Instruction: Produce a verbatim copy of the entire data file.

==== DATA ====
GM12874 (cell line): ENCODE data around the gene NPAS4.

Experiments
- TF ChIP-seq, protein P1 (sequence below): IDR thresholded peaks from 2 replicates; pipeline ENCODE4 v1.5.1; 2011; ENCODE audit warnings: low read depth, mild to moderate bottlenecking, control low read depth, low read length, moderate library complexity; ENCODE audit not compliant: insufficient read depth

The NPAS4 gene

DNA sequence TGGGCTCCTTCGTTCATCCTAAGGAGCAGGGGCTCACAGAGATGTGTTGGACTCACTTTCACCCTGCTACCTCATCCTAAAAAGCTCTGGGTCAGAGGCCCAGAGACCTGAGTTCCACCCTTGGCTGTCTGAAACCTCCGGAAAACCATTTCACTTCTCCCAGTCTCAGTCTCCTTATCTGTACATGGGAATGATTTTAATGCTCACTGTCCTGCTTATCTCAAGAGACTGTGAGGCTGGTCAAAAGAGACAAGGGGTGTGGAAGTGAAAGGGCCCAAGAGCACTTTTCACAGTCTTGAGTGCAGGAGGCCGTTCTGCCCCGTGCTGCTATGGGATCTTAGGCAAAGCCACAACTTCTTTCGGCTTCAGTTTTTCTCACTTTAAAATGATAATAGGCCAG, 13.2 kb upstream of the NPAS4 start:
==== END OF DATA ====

GM12874 (cell line): ENCODE data around the gene NPAS4.

Experiments
- TF ChIP-seq, protein P1 (sequence below): IDR thresholded peaks from 2 replicates; pipeline ENCODE4 v1.5.1; 2011; ENCODE audit warnings: low read depth, mild to moderate bottlenecking, control low read depth, low read length, moderate library complexity; ENCODE audit not compliant: insufficient read depth

The NPAS4 gene

DNA sequence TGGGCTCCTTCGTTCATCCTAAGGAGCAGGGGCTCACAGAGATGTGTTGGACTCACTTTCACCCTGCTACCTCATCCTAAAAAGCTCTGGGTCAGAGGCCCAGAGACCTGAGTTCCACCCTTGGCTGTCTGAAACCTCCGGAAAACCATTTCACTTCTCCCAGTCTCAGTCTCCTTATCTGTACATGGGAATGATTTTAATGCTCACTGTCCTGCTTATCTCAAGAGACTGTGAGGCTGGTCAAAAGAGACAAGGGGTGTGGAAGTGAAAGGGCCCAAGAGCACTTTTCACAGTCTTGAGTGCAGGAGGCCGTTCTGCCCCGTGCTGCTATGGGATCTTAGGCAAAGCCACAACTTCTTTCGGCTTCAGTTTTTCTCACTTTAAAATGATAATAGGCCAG, 13.2 kb upstream of the NPAS4 start: